Baltimore County firefighter Jim Whittaker raised his voice a few more decibels yesterday as he tried again to convince his co-workers at the Fullerton firehouse that Anita F. Hill was sexually harassed by Supreme Court nominee Clarence Thomas.
"If she's a liar, she's one of the best I've ever seen," Mr. Whittaker announced for at least the third time.
Firefighter Al Fincham rolled his eyes. "She's a lawyer," he said with a shrug.
The heated debate at the northeastern Baltimore County firehouse was echoed in hair salons, bars, bowling alleys and shopping malls across Maryland yesterday as people declared their loyalties in the collision between Ms. Hill and Judge Thomas.
At The Hair Act in Lutherville, the women having their hair cut, curled and colored were unanimous in their judgment.
"They all think she's lying," said hairdresser Robin Kahl, 31.
K? "That's what they were all saying. They don't believe her."
When Vera D. Jacques, who lives in Govans, arrived at Penn Station to pick up her niece, Angela Hamlet, who is visiting from Philadelphia, the two women found themselves united in their view.
"She's lying," Ms. Jacques said as her niece nodded in agreement.
"Hell has no fury like a woman's scorn. She is probably jealous because he married a white woman," said Ms. Hamlet, who is black. "She's very angry that she can't be a part of his world. It's about jealousy."
Like almost everyone interviewed, Ms. Hamlet was furious that the hearings are being televised.
"They couldn't find anything on him, so they are doing this," she said. "It is a high-tech lynching, like he said. It's a message to little black kids that this is what will happen to you if you dare
dream about doing something as great as this."
But Wendy Brown and Sheila Smith, who were sitting at a table in the Randallstown branch of the Baltimore County Public Library, said they were convinced that Ms. Hill was telling the truth after they watched the hearings all day Friday.
Ms. Brown, a 28-year-old sales representative with Procter & Gamble, said a woman of Ms. Hill's intelligence and stature would never put her career on the line by lying about sexual harassment. She has too much to lose, said Ms. Brown, who lives just north of Memorial Stadium in Northwood.
She and Ms. Smith, 29, did not think Ms. Hill had undermined her credibility by waiting 10 years to come forward with her graphic charges. They believe she stayed quiet to protect her career -- a wise decision.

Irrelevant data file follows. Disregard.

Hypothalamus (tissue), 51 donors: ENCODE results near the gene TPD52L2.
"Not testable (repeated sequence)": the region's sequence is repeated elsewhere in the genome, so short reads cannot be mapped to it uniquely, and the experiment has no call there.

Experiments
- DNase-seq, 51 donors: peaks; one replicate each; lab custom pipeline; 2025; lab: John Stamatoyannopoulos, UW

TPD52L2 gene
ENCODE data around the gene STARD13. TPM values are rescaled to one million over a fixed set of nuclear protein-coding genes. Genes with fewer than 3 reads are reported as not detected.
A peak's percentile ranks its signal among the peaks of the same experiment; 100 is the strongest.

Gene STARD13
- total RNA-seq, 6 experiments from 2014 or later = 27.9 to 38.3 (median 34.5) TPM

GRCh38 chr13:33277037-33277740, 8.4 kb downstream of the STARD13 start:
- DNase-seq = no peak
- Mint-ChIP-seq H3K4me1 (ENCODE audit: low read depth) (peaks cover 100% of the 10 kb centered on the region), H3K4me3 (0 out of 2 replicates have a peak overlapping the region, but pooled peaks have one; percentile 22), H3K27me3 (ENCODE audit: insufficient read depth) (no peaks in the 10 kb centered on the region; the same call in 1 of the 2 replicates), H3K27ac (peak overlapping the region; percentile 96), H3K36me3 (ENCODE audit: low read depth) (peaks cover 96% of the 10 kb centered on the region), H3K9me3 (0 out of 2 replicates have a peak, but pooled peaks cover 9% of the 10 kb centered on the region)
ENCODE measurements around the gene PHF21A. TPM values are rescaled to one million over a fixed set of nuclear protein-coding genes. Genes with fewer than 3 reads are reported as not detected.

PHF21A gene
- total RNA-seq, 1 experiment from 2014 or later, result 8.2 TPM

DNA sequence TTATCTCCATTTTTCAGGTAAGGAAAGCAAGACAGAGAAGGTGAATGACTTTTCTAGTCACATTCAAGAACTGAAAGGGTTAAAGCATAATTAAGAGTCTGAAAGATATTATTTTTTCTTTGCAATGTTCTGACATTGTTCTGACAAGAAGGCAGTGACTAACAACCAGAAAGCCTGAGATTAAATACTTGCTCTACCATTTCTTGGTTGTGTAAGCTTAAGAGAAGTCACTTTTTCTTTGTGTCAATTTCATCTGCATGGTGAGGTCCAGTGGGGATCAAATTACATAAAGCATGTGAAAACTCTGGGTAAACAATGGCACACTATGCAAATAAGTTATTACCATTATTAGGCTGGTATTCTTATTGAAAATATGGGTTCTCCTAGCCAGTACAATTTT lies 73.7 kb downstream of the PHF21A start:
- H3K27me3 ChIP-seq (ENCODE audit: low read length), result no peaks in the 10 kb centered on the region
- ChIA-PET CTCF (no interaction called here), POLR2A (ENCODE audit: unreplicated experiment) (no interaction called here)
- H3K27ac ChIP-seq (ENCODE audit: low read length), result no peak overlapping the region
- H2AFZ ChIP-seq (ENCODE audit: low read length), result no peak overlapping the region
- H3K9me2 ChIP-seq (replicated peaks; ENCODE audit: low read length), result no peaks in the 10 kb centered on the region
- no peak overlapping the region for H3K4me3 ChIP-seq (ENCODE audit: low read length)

"She's working for the man who's supposed to be protecting us from all of this," said Ms. Smith, a day-care provider. "So where's she going to go? Who's going to believe her?"
If she had come forward at that time, she wouldn't be a law professor at Oklahoma State University. "She'd be hiding out in some little town teaching kindergarten," Ms. Smith said.
Others found it hard to take the entire spectacle seriously. At a motorcycle gathering at Fort Smallwood Park in Northern Anne Arundel County, Joe Werner simply laughed about the hearings.
"If he did it, so what?" said Mr. Werner, 30, an Easton maintenance worker. "Ted Kennedy's sitting in judgment?"
At the Hollins Market, butcher Robert Kinsey chopped meat and kept an eye on the small color television to keep track of the latest twists in the Thomas hearings.
"I believe Judge Thomas is not guilty and that Ms. Hill is not telling the truth," Mr. Kinsey said. "I see mistakes in her testimony. So far, Judge Thomas has done a better job. I feel he should be nominated."
Between customers at her sandwich shop at the market, Sophia Tsamouras agreed.
"I spent all evening Friday and most of the day Saturday watching," Ms. Tsamouras said. "Any man who has achieved what he has deserves the position. We've heard nothing else other than this one accusation. It's disgraceful."
At Riordan's Bar, Joyce Dolan, a nurse at Oakton High School in Vienna, Va., said she cannot tell who is lying, Ms. Hill or Mr. Thomas.
"They both deserve Academy Awards," said Mrs. Dolan, who added that the hearings were a hit with students at her school. Most were amazed by the graphic language being used on television.
"The kids were coming down and saying 'Wow, you should hear what's on TV,' " she said.
At the Little Campus restaurant and bar in the shadow of the State House, a half-dozen patrons watched the Penn State-Miami football game on the bar television while the hearings continued on another channel.
Bartender Pat McCall said most of her customers "think it's just a waste of time. They haven't proven anything. A lot of people think it's a shame that they're putting Thomas through this. It's the same questions over and over."
Ms. McCall said she doesn't know what to think about the contradictory testimony. "I have to take into consideration that 10 years ago she was a young person trying to become prominent on her job," Ms. McCall said. "If she had said anything, she probably would have been forced from her job."